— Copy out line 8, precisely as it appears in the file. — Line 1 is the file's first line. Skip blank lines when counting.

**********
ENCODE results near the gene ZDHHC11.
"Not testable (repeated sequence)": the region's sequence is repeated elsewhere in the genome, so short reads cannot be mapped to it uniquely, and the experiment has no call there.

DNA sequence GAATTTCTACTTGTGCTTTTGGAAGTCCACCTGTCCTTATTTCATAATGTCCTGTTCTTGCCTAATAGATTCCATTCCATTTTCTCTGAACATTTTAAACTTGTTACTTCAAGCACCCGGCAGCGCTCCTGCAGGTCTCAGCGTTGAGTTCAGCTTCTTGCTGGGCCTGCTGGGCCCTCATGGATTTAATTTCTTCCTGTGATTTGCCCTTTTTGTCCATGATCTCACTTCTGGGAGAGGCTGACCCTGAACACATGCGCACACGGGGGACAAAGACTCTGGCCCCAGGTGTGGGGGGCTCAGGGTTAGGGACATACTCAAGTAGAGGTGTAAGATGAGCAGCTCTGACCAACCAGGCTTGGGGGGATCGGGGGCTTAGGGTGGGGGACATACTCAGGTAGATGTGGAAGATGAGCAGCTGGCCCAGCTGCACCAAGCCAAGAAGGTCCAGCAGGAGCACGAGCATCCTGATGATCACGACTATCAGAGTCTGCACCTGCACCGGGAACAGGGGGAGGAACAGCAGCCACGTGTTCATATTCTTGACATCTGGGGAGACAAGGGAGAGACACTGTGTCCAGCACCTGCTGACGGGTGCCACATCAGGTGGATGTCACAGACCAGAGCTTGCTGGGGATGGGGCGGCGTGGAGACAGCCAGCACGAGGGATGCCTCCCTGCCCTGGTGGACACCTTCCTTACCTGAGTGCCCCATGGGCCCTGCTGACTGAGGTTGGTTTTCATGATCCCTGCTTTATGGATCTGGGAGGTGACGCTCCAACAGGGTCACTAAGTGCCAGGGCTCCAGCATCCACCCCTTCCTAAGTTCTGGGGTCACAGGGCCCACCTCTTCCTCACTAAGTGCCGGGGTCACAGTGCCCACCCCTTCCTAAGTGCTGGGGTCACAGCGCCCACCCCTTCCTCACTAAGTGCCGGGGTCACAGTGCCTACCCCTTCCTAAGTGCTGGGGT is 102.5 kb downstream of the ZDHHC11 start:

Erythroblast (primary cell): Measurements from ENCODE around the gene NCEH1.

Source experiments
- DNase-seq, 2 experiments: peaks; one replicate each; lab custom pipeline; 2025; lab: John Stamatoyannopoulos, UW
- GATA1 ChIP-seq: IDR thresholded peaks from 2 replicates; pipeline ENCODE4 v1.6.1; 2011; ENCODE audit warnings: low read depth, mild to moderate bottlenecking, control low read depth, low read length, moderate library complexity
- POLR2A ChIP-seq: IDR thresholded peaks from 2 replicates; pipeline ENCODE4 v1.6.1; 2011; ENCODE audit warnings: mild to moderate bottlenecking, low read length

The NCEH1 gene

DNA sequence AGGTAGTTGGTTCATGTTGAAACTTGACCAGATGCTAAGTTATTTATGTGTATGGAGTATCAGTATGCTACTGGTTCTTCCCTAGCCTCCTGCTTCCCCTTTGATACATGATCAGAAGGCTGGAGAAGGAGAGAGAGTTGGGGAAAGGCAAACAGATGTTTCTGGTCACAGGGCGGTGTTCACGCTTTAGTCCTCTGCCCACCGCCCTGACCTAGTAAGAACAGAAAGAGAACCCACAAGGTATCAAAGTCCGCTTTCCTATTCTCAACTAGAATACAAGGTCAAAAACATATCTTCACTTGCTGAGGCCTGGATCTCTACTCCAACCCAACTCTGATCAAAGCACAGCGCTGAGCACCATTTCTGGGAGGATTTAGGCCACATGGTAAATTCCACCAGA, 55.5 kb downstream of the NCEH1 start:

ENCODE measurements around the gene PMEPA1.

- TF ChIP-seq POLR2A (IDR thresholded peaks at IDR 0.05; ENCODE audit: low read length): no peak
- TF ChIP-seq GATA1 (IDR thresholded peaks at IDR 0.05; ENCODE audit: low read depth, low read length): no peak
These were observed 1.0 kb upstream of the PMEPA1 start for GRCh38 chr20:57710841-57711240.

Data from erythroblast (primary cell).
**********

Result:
- POLR2A ChIP-seq: IDR thresholded peaks from 2 replicates; pipeline ENCODE4 v1.6.1; 2011; ENCODE audit warnings: mild to moderate bottlenecking, low read length